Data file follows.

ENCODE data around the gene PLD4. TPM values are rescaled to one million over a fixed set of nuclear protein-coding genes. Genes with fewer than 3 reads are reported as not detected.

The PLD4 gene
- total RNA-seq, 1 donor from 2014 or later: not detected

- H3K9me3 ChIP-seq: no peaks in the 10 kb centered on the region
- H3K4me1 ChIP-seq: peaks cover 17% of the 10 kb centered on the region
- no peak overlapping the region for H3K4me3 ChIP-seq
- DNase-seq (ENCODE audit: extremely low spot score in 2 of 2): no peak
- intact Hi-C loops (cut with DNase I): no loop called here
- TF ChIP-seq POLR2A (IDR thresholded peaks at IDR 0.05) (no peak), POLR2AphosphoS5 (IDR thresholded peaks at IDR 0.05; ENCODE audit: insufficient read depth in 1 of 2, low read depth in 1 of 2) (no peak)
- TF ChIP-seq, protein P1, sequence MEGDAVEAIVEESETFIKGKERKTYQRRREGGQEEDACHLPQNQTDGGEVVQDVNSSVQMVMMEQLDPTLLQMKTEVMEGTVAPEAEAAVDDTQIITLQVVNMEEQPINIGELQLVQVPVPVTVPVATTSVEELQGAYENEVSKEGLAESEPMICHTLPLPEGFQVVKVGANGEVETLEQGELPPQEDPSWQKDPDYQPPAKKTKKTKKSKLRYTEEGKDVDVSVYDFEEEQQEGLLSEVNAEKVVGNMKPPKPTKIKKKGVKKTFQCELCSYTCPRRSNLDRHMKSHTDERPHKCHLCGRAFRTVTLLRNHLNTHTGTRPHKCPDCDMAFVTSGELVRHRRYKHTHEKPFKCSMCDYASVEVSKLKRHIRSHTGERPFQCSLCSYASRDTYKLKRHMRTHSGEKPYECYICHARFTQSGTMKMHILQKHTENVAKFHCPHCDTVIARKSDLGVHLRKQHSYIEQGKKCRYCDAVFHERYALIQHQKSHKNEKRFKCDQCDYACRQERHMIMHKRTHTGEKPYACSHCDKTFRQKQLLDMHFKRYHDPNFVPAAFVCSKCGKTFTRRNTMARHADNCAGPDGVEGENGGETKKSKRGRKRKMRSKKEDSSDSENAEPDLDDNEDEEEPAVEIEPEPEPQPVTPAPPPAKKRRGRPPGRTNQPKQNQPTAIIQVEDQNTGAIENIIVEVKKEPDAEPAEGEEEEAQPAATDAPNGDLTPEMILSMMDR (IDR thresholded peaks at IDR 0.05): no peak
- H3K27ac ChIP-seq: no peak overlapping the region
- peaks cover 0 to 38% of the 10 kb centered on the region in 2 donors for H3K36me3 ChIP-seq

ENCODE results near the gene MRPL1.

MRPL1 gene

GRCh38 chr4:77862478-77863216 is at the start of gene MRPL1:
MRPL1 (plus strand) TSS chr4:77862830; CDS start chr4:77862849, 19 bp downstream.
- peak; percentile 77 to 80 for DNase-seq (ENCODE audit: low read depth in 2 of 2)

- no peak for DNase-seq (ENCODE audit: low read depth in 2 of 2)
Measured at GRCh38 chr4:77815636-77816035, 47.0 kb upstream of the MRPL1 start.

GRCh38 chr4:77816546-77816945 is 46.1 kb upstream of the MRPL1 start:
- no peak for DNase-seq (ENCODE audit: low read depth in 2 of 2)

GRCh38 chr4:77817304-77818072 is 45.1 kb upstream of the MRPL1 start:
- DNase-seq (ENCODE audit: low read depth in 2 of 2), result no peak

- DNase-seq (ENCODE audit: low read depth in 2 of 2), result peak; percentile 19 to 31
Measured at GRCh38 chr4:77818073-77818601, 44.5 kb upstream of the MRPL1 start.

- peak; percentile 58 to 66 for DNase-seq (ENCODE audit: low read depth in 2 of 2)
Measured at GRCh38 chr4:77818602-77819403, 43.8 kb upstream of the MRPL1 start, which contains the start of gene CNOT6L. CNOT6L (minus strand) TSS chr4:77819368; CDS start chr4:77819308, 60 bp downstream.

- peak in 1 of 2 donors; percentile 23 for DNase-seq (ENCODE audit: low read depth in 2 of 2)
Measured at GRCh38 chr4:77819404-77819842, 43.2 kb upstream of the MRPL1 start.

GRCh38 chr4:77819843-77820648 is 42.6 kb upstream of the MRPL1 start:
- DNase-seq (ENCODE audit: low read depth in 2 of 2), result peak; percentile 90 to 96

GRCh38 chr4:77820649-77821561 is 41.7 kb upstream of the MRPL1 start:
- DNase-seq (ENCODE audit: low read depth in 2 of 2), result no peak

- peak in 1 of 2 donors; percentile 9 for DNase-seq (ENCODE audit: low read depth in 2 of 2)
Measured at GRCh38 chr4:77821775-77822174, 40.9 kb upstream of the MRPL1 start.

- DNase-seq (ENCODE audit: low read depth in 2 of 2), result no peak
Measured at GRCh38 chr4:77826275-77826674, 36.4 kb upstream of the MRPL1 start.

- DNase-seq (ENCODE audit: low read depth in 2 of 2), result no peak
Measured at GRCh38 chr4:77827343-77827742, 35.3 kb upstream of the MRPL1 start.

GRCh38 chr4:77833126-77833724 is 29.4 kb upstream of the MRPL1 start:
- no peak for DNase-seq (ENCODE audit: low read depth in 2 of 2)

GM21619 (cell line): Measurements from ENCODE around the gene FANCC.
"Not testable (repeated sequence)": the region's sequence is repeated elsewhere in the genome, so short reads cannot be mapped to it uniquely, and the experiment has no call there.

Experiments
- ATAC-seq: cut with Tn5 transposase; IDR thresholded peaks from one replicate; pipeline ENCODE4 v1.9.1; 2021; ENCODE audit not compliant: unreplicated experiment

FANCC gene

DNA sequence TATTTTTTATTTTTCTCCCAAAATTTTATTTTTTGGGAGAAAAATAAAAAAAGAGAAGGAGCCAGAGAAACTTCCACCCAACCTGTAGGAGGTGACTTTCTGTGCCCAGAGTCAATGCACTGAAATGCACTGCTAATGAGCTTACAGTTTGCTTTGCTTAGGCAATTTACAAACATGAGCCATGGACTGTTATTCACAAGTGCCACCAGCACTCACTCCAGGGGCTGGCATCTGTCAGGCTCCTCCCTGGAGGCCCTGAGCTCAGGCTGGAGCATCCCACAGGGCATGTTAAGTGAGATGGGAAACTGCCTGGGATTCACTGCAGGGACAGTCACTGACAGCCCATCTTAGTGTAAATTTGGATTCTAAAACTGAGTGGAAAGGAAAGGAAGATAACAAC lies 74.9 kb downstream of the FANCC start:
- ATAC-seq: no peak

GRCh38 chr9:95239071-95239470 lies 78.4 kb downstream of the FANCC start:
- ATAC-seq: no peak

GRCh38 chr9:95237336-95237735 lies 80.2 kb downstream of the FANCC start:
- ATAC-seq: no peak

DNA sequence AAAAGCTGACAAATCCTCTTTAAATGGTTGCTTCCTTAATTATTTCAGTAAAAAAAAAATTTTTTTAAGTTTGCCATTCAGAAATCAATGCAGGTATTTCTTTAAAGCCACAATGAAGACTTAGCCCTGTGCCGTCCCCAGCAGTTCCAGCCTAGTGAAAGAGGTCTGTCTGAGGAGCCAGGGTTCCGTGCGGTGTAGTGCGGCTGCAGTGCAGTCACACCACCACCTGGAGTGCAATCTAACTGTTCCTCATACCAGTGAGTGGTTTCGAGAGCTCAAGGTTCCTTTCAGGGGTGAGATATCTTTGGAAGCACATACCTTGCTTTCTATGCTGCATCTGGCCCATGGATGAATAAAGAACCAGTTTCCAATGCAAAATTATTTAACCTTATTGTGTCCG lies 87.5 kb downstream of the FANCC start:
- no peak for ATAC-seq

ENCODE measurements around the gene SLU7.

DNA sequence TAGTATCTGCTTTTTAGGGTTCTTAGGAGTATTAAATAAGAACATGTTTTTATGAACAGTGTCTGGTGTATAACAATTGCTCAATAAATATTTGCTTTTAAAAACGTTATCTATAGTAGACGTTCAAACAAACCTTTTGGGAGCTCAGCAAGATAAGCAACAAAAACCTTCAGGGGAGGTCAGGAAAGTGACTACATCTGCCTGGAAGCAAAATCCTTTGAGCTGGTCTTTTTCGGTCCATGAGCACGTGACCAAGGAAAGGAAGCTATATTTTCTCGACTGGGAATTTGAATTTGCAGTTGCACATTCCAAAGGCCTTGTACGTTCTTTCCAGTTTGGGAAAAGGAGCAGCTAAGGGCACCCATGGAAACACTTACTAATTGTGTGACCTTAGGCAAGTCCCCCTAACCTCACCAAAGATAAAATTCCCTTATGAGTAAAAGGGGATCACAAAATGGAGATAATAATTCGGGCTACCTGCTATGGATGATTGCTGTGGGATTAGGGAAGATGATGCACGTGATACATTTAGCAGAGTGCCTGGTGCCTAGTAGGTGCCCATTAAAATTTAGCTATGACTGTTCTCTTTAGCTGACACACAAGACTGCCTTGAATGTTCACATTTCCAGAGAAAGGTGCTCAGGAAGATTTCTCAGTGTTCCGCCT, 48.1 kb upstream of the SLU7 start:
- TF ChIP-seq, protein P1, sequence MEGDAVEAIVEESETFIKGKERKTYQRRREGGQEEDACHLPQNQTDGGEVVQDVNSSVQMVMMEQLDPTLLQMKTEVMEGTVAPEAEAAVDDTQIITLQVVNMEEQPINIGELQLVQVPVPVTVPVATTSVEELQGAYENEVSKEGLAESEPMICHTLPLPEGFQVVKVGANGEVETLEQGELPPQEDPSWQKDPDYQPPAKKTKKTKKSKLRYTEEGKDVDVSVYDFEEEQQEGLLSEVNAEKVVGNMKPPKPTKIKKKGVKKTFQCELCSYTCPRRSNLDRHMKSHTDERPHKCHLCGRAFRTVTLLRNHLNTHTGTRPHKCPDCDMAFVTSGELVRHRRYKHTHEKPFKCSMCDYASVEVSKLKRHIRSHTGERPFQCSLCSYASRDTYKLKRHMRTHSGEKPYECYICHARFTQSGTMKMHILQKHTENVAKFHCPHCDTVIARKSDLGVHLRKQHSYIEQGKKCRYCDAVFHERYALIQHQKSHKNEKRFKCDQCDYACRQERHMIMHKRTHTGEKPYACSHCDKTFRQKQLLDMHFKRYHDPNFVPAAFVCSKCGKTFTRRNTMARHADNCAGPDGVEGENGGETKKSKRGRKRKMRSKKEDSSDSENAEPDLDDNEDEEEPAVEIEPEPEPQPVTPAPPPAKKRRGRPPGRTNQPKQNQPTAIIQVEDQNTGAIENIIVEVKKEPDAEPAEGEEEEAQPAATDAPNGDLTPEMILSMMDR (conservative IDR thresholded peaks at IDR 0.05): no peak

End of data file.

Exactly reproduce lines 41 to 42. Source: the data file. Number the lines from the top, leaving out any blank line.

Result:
- no peak for DNase-seq (ENCODE audit: low read depth in 2 of 2)

GM21619 (cell line): Measurements from ENCODE around the gene FANCC.